It’s by no means an original thought to say that returning the United States political system to some sort of normality will require most of all a change in the Republican Party. As numerous analysts have pointed out, the existence of a sane, mainstream centre-right party, committed to constitutional government, is of fundamental importance in a democracy.
But for most of the last four years such change has seemed a distant prospect. It’s even been difficult to see the fault lines along which a division between the Trumpist Republicans and their hypothetically sane counterparts could occur: the party’s unanimity in support of the president has been remarkable. A number of its elders and intellectuals supported the anti-Trump Lincoln Project, but it barely registered with the rank and file.
Now, however, as Donald Trump’s term comes to a close, things are changing. The attempted insurrection in Washington earlier this month – and the question of Trump’s responsibility for it – have split the Republican Party down the middle. It’s now possible to say something about which people are on which side.
So, prompted by this map posted on Twitter by Grant Gregory,* I had a look at the roll call of the vote in the House of Representatives on the bogus Trump-inspired challenges to the vote in the electoral college. On the question of Arizona’s votes, 121 Republicans voted to uphold the challenge, with 83 voting against and seven not voting. (I’m using Arizona because it was the more even split; on Pennsylvania the Republicans split 138 to 64.)
I segmented the Republican vote in two ways; firstly according to how safe the member’s district is, measured by whether or not the Republican vote at the most recent Congressional election reached 62% (a figure chosen because it divides the list neatly in half). Secondly, according to geography: I marked out a Trumpian heartland, consisting of the deep South and Appalachia (Alabama, Arkansas, Georgia, Kentucky, Louisiana, Mississippi, Oklahoma, South Carolina, Tennessee and West Virginia), a borderland area, consisting of the states surrounding that block (Florida, Indiana, Iowa, Kansas, Missouri, Nebraska, North Carolina, Ohio, Pennsylvania, Texas and Virginia), and a remainder, consisting of all the rest of the country.
The geographic effect is very clear. Of the 51 Republican members in the heartland, 37 (72.5%) voted to uphold the Arizona challenge. Of the 94 in the borderland, it was 55, or 58.5%. But in the remainder of the country, only a minority of Republican members – 29 out of 66 (43.9%) – voted the same way.
But safety of district matters as well. Of the 106 members with marginal seats, a narrow majority (55, or 51.9%) voted to uphold the challenge. The Republicans with safe seats, however, backed it by a larger margin: 66 to 39, or 62.9%.
It’s easy to identify a causal mechanism for this latter factor. Republicans with safe seats don’t have to worry much about the voters at large; the main threat to them comes from challengers in the Republican primary, so pleasing committed Republicans is more important to them. Conversely, those in marginal districts are more concerned about swinging voters and less about Republican activists, which could lead them to take more mainstream positions.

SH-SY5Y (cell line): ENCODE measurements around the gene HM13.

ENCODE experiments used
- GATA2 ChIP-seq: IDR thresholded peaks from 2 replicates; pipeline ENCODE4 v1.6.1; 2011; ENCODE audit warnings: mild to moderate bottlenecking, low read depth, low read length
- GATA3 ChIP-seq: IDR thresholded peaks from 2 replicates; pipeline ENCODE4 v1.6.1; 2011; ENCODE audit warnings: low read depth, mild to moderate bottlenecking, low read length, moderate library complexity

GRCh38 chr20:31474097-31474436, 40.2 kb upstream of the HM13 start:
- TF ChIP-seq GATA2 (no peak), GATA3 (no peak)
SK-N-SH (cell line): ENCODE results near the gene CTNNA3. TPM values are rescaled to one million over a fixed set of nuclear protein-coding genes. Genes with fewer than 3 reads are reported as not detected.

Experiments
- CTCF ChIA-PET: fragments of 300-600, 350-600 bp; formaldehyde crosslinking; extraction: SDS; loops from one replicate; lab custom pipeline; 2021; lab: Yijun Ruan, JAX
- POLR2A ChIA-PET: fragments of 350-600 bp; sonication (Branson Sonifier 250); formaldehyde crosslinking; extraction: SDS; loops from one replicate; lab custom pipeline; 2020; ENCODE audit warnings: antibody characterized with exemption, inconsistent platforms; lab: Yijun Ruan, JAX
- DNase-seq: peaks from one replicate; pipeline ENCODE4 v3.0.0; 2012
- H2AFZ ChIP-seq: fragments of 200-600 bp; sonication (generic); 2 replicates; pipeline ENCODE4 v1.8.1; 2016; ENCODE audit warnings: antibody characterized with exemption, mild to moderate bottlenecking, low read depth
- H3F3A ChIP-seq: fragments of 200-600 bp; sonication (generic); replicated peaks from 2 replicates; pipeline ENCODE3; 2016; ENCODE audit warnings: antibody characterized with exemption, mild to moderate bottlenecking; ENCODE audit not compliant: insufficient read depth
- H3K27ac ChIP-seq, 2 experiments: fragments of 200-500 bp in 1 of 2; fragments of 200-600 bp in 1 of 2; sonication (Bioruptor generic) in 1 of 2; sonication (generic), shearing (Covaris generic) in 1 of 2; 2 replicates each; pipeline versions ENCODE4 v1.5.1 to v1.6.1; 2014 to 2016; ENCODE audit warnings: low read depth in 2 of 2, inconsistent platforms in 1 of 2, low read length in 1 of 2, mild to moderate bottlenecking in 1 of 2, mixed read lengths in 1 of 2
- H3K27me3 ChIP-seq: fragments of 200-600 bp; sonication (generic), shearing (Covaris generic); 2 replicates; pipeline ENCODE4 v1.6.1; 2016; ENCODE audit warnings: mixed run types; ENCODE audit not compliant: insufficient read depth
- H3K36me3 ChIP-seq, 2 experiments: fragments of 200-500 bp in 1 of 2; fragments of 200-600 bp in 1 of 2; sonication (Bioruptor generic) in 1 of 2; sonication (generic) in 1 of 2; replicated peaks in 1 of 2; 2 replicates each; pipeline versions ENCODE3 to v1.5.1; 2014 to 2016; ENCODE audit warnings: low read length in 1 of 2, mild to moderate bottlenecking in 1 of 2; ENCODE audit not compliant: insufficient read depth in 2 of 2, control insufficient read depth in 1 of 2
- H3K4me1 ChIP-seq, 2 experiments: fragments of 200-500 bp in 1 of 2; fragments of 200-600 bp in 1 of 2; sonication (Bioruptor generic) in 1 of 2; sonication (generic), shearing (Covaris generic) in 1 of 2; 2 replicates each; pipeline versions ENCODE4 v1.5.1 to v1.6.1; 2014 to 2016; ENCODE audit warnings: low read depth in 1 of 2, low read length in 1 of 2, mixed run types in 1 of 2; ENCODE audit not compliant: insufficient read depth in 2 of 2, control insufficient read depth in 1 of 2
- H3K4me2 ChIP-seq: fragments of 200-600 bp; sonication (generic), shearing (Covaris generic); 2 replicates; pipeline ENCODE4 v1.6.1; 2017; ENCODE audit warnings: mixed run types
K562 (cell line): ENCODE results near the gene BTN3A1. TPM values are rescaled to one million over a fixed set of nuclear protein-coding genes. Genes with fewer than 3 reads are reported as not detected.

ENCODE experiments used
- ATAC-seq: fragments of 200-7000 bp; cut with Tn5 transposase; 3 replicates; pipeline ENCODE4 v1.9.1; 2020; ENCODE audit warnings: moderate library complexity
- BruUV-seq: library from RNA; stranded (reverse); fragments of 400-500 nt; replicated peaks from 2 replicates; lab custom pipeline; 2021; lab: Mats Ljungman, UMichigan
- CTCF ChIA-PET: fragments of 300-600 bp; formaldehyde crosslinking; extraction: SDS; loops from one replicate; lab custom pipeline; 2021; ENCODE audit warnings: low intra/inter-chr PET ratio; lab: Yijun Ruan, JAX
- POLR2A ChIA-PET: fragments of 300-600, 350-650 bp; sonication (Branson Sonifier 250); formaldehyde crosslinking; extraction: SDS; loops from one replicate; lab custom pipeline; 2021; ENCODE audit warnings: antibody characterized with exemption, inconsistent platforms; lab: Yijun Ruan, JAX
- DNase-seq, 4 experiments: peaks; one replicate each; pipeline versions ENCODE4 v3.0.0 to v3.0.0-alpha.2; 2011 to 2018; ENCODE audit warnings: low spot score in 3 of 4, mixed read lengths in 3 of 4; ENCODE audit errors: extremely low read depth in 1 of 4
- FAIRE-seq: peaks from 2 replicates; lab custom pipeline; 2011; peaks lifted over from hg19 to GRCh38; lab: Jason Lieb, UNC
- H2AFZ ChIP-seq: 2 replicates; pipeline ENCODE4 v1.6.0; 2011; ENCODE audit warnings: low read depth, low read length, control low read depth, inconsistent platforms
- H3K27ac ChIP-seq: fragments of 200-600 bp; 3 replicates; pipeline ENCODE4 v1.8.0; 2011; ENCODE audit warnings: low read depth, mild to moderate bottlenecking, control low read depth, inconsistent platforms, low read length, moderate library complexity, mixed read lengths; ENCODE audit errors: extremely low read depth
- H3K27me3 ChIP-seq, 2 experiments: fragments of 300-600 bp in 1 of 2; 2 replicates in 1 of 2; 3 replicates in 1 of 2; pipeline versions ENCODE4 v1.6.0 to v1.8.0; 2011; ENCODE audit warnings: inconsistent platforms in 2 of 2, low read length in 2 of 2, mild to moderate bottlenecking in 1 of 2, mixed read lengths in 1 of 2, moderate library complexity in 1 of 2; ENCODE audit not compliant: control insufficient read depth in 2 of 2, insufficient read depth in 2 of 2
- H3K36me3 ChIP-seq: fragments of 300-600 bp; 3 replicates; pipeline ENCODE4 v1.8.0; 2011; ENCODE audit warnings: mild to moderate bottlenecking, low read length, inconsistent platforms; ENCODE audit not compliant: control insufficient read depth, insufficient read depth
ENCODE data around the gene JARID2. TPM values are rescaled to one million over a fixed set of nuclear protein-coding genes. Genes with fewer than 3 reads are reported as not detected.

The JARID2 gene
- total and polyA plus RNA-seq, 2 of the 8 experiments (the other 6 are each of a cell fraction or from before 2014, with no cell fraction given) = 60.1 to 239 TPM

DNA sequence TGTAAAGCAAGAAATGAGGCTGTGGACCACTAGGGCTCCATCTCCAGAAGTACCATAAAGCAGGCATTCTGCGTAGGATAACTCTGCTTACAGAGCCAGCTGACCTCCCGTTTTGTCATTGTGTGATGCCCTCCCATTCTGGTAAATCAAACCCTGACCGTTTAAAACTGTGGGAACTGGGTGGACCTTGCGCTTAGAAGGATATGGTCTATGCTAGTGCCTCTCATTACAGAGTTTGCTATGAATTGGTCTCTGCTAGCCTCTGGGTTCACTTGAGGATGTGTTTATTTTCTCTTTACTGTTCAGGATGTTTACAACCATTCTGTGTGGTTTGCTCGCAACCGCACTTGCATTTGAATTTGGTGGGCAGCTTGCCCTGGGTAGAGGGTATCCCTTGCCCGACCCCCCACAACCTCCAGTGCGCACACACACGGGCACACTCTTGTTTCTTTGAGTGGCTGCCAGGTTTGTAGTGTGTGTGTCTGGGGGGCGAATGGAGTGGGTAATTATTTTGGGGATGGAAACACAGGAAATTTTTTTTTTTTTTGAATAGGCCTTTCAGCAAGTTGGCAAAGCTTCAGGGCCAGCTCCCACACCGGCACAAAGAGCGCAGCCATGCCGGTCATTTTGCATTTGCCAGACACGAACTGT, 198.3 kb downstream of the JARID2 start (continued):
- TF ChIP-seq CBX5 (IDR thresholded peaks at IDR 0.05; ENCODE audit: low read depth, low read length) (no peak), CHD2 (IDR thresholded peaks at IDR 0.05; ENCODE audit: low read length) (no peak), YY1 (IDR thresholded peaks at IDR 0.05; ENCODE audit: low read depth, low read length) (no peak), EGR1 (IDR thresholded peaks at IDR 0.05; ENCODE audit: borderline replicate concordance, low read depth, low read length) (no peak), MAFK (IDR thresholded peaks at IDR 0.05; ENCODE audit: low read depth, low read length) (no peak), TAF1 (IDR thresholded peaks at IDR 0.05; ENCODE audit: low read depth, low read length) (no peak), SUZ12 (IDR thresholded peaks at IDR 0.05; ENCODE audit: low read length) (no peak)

And because Republican seats tend to be safer in the heartland than elsewhere, that could help to account for the geographic pattern. The question is, is that all that is going on, or is geography predictive of a member’s position independently of how safe their seat is?
The answer is yes, it is. Heartland Republicans were more likely to support the challenge, regardless of how safe their seats were – in fact, those in marginal seats supported it at a slightly greater rate (75.0% to 71.8%). Those in the remainder area voted against in both cases, again with the safety of the district having the opposite effect to what we predicted (47.9% and 33.3%). Only in the borderland did a district’s margin seem to have a big influence, with 50.0% of those in marginal seats backing the challenge but 66.7% of those in safe seats.
These results should be taken with some caution; for one thing, there aren’t a lot of marginal heartland districts or safe remainder districts (12 and 18 respectively), so we’re dealing with small sample sizes. But they suggest that the parts of the country where safe Republican districts predominate really are electing a different sort of Republican: those members are not just behaving differently due to the political pressure on them.
More encouragingly, they also suggest that the constitutionalist minority in the party has its own power base: it does not just consist of members for swing districts who are ignoring their party activists. But the picture is complicated, and there are plenty of cases that run the other way.
Geographical polarisation is always a bad sign, and with a few unhinged Republicans already throwing around talk of civil war it’s far from comforting to find that there might be some territorial basis for it. In fact I think there’s less to that threat than meets the eye, but that will be a topic for another day.
* Thanks to Stephen Davies for drawing my attention to it. Some of this discussion started out as comments on his Facebook wall.